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Mri Of Knee Meniscus Tear

What Are The Grades Of Meniscus Tears

How to Read a Knee MRI for Meniscus Tears

Grade 0, normal intact meniscus Grade I, intrasubstance globular-appearing signal not extending to the articular surface Grade II, linear increased signal patterns not extending to the articular surface Grade III, abnormal signal intersects the superior and/or inferior articular surface of the meniscus, an

Sizes Shapes And Patterns

Multiple cross-sectional representations of a meniscal tear have to be translated into a 3-dimensional description for the benefit of the arthroscopist.

Meniscal tears occur in 2 primary planes: vertical and horizontal. The 3 basic meniscal tear shapes are longitudinal, radial, and horizontal. Meniscal tears are either partial thickness or full thickness.

Vertical tears are aligned perpendicular to the coronal plane of the meniscus and can be subdivided into longitudinal and radial tears. They occur as traumatic lesions in younger patients. A full-thickness vertical tear contacts both the superior and inferior articular meniscal surfaces, completely dividing the torn part of the meniscus into an inner and outer portion. Such tears can lead to the development of bucket-handle tears.

Longitudinal tears separate the meniscus into inner and outer fragments and occur parallel to the outer margin of the meniscus . These tears are equidistant from the outer meniscal margin throughout their entire course.

Short tears, or those confined to the posterior horn, may be visible only on sagittal images. Longer tears propagate into the body of the meniscus. These are seen on both sagittal and coronal images.

Bucket-handle tears

Radial tears

Radial tears are vertical tears and propagate perpendicular to the main axis of the meniscus. These injuries are devastating because a full-thickness tear destroys meniscal integrity .

Horizontal tears

Miscellaneous tears

The History Of Mri Findings And Knee Pain

You would think that if your doctor sees a problem like a meniscus tear on your MRI that this would be the cause of your knee pain. After all, something or nothing happened and your knee began to hurt. Hence, it makes sense that the cause of that pain could be seen on an MRI scan. However, the hard truth is more complex.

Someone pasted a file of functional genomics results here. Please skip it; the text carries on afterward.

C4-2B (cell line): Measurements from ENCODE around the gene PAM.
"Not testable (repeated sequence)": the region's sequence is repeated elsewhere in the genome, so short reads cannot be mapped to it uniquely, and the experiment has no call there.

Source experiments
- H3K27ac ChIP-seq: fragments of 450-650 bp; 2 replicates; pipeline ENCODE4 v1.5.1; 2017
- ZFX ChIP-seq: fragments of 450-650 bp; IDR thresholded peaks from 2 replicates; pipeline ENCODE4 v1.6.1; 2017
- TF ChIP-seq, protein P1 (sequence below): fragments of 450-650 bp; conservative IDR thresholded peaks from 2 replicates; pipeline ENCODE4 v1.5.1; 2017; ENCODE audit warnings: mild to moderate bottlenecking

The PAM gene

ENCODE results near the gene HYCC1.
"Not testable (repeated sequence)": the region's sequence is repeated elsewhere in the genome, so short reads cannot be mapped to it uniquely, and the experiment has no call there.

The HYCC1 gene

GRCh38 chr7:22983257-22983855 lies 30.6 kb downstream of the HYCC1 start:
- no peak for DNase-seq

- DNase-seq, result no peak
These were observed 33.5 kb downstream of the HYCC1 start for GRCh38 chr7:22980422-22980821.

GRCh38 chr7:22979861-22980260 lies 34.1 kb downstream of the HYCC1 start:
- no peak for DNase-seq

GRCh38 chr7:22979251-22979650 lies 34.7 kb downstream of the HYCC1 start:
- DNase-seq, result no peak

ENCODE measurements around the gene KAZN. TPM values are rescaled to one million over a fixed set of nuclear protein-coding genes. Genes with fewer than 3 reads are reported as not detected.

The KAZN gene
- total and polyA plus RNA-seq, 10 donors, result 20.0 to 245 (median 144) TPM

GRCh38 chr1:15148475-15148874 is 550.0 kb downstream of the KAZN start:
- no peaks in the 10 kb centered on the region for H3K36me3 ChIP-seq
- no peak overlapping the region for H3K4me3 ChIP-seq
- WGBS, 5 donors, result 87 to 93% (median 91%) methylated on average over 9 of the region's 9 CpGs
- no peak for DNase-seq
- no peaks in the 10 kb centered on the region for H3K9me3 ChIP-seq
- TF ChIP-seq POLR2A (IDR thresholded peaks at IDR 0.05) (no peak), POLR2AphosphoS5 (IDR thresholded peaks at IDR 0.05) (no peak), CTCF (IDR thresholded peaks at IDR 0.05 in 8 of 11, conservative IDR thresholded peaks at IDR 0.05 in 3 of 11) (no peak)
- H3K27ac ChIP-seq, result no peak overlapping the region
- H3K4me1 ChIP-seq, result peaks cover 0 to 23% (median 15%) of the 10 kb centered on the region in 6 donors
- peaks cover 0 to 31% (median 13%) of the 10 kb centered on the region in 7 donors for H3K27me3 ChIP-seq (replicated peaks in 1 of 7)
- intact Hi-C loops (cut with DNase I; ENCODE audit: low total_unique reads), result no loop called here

Back in 2008 researchers publishing in the New England Journal of Medicine reported that most people over age 35 without knee pain had everything from meniscus tears to cartilage loss on their MRIs . These findings began the first major questioning of whether meniscus tear MRI had much value. Meaning, were meniscus tears a problem or just a function of normal aging like wrinkles?

As more research came together, Scandinavian scientists in 2014 published an editorial that physicians and patients alike should look at meniscus tears with the same diagnostic weight we give wrinkles . Again, that meniscus tears were about as important as wrinkles on your face, they are simply of a sign of normal aging.

Do you want to learn more about how to read your knee MRI? See my video below:

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Indirect Signs Of Meniscal Tears

Indirect signs of meniscal tears include meniscal and parameniscal cysts, joint effusion, medial collateral ligament edema, and bone marrow edema. Bone marrow edema can be 1 of 3 types: perivascular edema occurs around vascular channels and does not extend to the joint surface, linear subchondral marrow edema occurs adjacent to the meniscus and probably reflects hyperemia and increased fluid at the cortical-chondral-meniscal interface, and nonlinear subchondral marrow edema is associated with abnormalities at the adjacent cartilage surface. The presence of this type of edema reflects cartilage loss, chronicity, and extent of meniscal tear.

Protocols And Imaging Views


The knee is generally extended in slight external rotation to facilitate imaging of the anterior cruciate ligament . High spatial resolution is necessary to show meniscal tears. This typically requires a field of view of 14cm × 16cm. For this review, we use 0.4mm × 0.4mm resolution for proton-density-weighted images and 0.5mm × 0.5mm resolution for fat sat T2-weighted images. An extremity coil optimizes the signal-to-noise ratio .

Images should be obtained on all three planes: sagittal, coronal, and axial. Sagittal images are obtained with the knee in slight external rotation to visualize the anterior cruciate ligament . Several factors should be taken into account to optimize the imaging protocols. Although imaging on all three planes is useful, all sequences should not be performed on all planes. Usually T1-weighted sequences are performed on the sagittal plane while T2-weighted sequences are performed on all three spatial planes .